Ellen Lambert is Executive Vice President of the Merck Company Foundation, which has contributed more than $560 million to support social health and wellness initiatives since 1957. She also champions the pharmaceutical company's robust pro bono service efforts. Ellen and I chatted this week about how art can be applied to philanthropy, how hunger became one of Merck's signature issues, and how to accessorize with a Six Sigma green belt.
I am planning a sabbatical and struggling with what to do. If you had two months to explore, generate new ideas, and refresh, how would you spend them?
I'd look at hunger and survival and water issues. I would try and personally experience some of the work going on with education and gender disparities, looking at educational opportunities for girls. I might also look at other ways to talk to people. Sometimes it's experiencing a community art project together. Sometimes it's sitting with a storyteller and listening together. I think those are the ways I learn about what's really going on.
How does Merck approach problem solving and learning?
I think Merck understands that there are 360-degrees to an issue and really encourages people internally to look for that critical place where the problems aren't being solved because the majority of people are thinking about the issue too narrowly. We want to look for places where we don't see an answer yet -- to listen, to think, to respond quickly.
How does that compare to other pharmaceutical companies?
We are staying a research company and really clearly going against the tide for pharmaceuticals. The other thing that always sticks here is trying to understand the side that you can't see. I like to call it 'the Mona Lisa lesson.' If you ask people what's in the background of the Mona Lisa, most of the time people don't know, saying 'Maybe trees?' or 'It's just dark green.' The lesson is to focus on what you are not seeing. In art, they call it negative space -- the space that's not familiar.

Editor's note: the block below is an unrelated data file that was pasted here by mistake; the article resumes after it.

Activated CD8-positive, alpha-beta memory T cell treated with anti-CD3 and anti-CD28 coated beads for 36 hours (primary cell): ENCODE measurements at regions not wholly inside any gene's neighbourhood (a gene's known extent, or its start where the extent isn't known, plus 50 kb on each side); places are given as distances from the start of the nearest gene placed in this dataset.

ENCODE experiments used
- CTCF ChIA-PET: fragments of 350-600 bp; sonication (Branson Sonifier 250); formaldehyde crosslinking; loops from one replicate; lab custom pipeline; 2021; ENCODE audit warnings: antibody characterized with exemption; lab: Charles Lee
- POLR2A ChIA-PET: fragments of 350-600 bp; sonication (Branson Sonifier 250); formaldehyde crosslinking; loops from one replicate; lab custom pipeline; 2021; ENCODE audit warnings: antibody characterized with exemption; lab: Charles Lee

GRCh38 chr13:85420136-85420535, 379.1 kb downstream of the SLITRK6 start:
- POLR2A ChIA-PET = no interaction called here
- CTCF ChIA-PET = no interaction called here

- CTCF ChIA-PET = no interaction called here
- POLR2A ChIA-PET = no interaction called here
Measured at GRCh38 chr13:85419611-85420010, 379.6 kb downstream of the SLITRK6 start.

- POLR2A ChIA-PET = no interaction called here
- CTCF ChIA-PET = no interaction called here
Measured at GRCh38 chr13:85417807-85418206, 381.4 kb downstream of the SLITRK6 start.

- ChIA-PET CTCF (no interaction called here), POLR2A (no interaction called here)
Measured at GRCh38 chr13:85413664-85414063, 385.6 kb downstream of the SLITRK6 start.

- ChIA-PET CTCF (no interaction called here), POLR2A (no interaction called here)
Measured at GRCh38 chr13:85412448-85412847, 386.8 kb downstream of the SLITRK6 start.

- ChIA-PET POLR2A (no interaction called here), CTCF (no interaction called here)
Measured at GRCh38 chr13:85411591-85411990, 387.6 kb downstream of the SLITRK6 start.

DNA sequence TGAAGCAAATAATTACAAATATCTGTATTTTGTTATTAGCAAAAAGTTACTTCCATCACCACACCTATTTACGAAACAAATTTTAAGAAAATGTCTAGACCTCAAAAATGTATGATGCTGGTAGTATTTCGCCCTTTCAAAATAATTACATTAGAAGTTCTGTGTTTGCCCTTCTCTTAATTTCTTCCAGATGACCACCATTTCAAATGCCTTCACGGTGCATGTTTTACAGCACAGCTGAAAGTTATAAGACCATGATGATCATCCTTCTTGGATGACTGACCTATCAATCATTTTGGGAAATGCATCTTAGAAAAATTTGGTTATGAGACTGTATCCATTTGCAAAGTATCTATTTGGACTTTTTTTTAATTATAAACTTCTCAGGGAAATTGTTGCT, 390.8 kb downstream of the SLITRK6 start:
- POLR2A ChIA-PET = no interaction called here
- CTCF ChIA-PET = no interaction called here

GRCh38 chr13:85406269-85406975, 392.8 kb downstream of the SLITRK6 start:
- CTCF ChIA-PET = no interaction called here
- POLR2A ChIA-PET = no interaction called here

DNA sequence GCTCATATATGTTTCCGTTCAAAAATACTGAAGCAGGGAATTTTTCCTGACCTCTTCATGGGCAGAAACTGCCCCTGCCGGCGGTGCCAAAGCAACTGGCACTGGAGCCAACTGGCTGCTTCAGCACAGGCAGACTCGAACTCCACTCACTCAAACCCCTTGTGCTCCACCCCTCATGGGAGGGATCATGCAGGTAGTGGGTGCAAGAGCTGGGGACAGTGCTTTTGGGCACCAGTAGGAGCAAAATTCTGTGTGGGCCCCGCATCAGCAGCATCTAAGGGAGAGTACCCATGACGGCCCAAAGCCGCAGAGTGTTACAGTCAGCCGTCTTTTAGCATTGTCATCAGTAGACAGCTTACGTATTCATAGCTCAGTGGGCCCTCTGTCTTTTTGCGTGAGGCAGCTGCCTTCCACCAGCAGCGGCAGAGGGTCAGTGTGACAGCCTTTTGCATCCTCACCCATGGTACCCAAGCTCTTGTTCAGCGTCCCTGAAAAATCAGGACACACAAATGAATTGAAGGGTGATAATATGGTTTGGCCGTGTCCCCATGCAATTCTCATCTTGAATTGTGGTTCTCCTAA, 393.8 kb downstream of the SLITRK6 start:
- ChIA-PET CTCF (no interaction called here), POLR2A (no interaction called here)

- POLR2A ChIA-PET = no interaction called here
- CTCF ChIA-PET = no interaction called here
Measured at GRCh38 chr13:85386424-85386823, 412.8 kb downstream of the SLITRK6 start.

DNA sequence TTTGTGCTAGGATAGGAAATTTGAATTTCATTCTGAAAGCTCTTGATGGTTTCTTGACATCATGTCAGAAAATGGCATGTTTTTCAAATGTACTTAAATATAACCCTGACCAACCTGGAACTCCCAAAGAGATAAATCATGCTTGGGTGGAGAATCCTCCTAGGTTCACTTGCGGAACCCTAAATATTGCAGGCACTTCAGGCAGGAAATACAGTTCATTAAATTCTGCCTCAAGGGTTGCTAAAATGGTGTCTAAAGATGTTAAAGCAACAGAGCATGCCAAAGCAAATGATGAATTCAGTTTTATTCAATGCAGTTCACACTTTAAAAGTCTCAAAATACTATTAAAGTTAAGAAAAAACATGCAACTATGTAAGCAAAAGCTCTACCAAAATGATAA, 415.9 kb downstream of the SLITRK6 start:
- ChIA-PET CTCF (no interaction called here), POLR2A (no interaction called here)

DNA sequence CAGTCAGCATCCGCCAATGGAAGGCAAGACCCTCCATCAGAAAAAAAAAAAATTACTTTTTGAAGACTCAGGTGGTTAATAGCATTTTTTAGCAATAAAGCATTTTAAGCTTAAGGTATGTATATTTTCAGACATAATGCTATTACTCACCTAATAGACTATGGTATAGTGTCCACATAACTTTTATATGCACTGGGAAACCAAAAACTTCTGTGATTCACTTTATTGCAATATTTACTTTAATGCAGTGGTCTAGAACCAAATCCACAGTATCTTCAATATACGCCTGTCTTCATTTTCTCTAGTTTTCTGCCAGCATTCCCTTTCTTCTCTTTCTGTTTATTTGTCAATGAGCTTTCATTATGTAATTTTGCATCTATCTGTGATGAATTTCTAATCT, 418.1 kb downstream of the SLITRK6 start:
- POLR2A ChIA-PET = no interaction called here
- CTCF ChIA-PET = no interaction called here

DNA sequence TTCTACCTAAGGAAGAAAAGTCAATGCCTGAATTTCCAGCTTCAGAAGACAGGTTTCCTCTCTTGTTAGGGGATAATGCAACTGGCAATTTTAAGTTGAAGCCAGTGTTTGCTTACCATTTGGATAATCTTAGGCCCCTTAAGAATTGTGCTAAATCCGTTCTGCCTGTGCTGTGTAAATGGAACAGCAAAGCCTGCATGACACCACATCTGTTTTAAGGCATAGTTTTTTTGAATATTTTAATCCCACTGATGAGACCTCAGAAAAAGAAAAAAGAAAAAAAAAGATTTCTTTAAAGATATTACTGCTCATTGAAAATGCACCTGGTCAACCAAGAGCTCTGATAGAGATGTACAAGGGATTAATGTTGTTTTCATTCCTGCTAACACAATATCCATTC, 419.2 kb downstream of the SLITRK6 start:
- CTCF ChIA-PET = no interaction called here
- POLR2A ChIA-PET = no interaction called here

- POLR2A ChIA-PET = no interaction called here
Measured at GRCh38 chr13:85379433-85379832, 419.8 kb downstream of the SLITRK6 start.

Merck embraces the Six Sigma management strategy. What color is your belt?
I have a green belt. I'll be getting my Design For Six Sigma black belt before the end of the summer.
Green! Is that hard to coordinate with, outfit-wise?
You know, I just tie it up in my hair while I'm jogging.
What do you think about Six Sigma?
I think it is a tool. And it's a good tool, but it's not the only tool.
What does it leave out?
Six Sigma definitely helps you get your arms around the objective side of the issue. But sometimes you have to allow the subjective in. I think you always have to be able to see that opposite side. My interpretation of an after-school activity is different from that of a mother in Newark or a mother in Trenton. When we're impacting children, we have to think about those other perspectives and angles.
How does pro bono service fit into what you do today at Merck?